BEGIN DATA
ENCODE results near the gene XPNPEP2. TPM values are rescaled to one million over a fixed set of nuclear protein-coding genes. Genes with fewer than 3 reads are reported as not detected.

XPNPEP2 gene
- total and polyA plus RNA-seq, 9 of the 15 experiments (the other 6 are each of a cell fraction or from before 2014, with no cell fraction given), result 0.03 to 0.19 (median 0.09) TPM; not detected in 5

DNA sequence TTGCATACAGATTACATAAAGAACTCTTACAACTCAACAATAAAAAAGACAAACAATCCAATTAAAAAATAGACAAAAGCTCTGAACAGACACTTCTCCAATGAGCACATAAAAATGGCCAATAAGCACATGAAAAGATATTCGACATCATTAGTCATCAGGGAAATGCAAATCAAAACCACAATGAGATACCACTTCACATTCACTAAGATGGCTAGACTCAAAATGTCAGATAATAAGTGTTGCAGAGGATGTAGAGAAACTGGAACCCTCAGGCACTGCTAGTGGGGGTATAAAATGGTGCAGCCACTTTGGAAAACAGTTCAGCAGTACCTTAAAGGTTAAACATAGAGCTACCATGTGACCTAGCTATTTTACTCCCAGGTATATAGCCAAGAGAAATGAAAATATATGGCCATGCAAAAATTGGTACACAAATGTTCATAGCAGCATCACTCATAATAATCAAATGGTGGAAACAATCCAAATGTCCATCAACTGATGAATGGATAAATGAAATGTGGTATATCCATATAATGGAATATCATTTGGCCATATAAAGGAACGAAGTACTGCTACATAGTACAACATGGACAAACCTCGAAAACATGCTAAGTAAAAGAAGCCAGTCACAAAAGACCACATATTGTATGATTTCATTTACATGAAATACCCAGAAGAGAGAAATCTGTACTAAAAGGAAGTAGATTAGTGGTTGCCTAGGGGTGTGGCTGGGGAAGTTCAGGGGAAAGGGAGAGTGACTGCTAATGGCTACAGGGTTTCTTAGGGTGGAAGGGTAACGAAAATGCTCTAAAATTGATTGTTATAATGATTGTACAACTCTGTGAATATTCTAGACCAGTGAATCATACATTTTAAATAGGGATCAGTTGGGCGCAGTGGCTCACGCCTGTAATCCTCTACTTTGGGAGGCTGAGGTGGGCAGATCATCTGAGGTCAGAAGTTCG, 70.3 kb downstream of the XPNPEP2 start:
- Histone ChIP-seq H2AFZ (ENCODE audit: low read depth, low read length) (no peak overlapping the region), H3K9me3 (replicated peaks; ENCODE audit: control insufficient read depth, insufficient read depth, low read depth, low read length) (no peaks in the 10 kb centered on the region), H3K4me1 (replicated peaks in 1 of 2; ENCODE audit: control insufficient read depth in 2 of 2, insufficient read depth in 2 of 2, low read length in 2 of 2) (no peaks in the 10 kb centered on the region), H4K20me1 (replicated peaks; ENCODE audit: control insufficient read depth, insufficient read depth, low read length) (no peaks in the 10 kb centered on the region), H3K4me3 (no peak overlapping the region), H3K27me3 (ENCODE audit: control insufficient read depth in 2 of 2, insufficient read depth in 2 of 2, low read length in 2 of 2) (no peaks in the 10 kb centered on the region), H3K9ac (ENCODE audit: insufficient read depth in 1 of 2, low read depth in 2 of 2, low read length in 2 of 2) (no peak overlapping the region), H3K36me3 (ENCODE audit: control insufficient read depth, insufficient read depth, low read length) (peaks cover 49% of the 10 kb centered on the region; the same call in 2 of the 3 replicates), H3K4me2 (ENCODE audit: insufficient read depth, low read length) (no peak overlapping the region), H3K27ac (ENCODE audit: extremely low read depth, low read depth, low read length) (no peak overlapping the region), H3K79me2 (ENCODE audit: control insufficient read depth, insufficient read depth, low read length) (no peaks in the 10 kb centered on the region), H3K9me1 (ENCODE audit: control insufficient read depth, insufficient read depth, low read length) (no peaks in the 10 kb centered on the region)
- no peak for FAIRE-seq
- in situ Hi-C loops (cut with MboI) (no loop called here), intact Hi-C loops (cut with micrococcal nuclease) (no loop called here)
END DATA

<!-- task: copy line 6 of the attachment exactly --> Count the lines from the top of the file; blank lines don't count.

- no peak for FAIRE-seq